, NAIROBI, Kenya, Apr 6 – “The last time I saw my four year-old daughter was 10 months ago.”
This is the story of Tabitha Karambu Kalaine who is not sure when she is likely to see her daughter again.
If there is anything that pains the single mother most, it is the fact that her daughter is too young to understand where her mother has been for all these months.
While she grapples with the motherly emotions of separation from her daughter, she also has a bigger burden.
Karambu met her fate on May 28, 2016.
She was involved in a road accident that left her with a fractured femur.
Good Samaritans rushed her to a hospital near Ngara and she was later referred to the Kenyatta National Hospital.
Since May, 2016, Karambu has never left her bed at KNH.
When Capital FM News showed up KNH, she was smiling despite the pain and desperation.
She told us that after she was admitted in May she was put on traction.
Six weeks after admission (around July 2016) doctors discovered she had a DVT (Deep Vein Thrombosis) – a condition that meant she could not undergo a surgery.
“They said it is risky to operate when there is a clot. So I have been on medication. They had done several tests to check if the clot had dissolved but on the following day, another consultant said it could not dissolve that fast. So they requested I be taken to a centre where I was taken by an ambulance for a scan to compare with. But unfortunately it had not dissolved,” Karambu explained.
“So around November my brother Isaiah decided to find a way how to get the pay bill so that our friends and well wishers could help me. We had done several consultation and we decided I go to India for further treatment. I opened a WhatsApp group where friends and well-wishers contributed almost Sh200,000.”
A well-wisher, Ndungu Nyoro also visited her and tried to help when she was admitted at KNH.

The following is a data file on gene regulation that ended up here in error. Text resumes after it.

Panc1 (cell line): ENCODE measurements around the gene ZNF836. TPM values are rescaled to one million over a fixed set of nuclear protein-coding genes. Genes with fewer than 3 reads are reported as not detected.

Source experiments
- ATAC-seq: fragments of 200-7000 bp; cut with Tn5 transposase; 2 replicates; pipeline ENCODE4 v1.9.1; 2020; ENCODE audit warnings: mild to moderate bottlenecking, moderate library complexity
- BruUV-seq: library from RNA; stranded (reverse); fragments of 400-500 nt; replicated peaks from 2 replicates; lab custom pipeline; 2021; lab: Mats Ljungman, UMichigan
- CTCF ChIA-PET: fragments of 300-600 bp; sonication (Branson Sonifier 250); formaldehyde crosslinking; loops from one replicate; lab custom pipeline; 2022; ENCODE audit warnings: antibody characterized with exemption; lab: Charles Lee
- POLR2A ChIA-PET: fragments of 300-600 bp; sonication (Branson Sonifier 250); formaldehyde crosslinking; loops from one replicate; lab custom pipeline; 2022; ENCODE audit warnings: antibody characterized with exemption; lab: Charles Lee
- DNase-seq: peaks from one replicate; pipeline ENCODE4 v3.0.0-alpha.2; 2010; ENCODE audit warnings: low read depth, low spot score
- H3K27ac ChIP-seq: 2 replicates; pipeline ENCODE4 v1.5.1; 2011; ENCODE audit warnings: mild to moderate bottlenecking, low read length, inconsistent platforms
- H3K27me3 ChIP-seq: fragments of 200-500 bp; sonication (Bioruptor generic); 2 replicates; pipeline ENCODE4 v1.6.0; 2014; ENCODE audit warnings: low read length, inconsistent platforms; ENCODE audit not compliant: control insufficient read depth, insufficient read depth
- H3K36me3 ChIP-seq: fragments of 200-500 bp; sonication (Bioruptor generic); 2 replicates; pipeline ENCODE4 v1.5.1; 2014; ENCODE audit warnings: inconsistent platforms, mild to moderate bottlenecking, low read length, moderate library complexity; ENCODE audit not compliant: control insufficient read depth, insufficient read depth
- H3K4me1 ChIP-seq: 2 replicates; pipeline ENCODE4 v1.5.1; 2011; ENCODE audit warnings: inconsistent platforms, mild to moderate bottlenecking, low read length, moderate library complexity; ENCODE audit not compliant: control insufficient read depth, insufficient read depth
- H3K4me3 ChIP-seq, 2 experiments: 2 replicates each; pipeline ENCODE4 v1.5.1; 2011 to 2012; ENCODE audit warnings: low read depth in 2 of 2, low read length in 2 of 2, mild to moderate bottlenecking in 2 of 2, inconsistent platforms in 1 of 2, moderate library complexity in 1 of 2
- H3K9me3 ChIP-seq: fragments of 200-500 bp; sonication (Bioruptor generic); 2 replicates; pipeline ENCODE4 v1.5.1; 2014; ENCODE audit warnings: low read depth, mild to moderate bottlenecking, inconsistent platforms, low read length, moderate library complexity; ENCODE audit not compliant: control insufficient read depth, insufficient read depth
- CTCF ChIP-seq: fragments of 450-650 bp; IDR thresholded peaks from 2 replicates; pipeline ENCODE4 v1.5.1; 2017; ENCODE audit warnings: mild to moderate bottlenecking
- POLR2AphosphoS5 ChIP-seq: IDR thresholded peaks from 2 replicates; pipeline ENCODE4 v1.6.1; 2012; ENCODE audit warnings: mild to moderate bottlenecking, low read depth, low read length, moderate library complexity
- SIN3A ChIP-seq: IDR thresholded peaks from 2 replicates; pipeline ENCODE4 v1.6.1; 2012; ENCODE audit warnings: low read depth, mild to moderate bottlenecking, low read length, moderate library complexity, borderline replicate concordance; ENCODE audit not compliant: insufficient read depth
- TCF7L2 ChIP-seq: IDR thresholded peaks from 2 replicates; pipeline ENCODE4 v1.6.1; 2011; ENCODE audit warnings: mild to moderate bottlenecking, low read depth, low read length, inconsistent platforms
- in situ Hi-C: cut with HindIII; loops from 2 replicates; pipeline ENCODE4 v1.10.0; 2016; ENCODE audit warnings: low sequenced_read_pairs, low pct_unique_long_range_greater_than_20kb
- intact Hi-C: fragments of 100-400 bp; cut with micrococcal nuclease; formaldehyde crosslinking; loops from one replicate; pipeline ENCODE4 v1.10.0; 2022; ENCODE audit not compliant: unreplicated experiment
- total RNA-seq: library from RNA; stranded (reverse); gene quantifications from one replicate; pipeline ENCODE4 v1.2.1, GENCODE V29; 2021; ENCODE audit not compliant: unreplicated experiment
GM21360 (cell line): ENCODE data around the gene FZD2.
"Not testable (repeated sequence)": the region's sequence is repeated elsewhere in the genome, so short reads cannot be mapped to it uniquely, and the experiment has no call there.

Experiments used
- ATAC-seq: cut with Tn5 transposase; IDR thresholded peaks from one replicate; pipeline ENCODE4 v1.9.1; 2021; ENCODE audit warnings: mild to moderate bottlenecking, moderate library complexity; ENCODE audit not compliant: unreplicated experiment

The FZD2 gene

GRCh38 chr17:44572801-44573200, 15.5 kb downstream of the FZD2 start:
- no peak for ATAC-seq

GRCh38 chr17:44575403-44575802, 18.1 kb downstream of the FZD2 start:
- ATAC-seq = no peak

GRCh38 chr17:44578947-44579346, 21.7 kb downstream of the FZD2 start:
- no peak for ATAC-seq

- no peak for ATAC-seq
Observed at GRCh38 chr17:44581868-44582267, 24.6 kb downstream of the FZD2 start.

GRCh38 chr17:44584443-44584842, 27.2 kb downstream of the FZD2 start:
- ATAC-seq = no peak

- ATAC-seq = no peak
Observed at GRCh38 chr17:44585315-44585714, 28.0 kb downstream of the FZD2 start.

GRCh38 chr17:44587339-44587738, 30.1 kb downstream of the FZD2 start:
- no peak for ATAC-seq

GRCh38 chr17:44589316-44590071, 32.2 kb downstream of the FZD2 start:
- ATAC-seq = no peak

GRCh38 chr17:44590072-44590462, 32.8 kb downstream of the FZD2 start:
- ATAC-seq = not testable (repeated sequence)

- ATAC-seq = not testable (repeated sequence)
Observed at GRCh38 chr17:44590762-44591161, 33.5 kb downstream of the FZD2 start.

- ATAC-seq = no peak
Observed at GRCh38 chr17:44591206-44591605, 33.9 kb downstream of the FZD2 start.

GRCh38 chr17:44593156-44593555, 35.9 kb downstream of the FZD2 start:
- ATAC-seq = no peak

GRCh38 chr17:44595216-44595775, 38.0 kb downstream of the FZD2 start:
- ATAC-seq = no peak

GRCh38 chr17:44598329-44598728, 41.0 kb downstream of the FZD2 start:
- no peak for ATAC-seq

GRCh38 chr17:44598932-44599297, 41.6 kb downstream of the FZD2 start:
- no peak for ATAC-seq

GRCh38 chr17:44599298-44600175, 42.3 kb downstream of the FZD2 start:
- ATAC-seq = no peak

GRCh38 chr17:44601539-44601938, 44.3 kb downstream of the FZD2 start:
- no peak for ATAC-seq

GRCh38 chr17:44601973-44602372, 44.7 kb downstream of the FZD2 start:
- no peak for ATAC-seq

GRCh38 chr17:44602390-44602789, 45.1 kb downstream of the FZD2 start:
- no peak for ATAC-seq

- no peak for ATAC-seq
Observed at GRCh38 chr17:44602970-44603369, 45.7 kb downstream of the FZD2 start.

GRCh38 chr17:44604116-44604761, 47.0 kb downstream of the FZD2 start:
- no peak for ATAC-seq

“He called doctors to consult about my case and he told me that many doctors said my case can be treated here in Kenya.”
Karambu had first been advised to go to India for the surgery but she was not able to raise the money needed.
After several consultations, Kenyan doctors at private hospitals said the clot should have dissolved and in fact they could not understand why it had taken so many months for her to get help.
On inquiry at a private hospital, Karambu was informed that she will require about Sh2.7 million for the operation to remove the clot at Aga Khan Hospital in Nairobi where she is now admitted.
Having visited and interacted with Karambu on many occasions the cry and desperation of a mother seriously missing her daughter is real.
It is the cry of a human being on a hospital bed for 10 months. Her leg is tightly clutched around the hospital bed with a heavy metal on it. She cannot bend it at the hip, at the knee or ankle.
Karambu is appealing for contributions from well-wishers to help her raise the Sh2.7 million required for the operation at Aga Khan Hospital in Nairobi.
She can be reached on +254721 531407.
Contributions can be sent to PayBill Number 831967 account name Tabitha.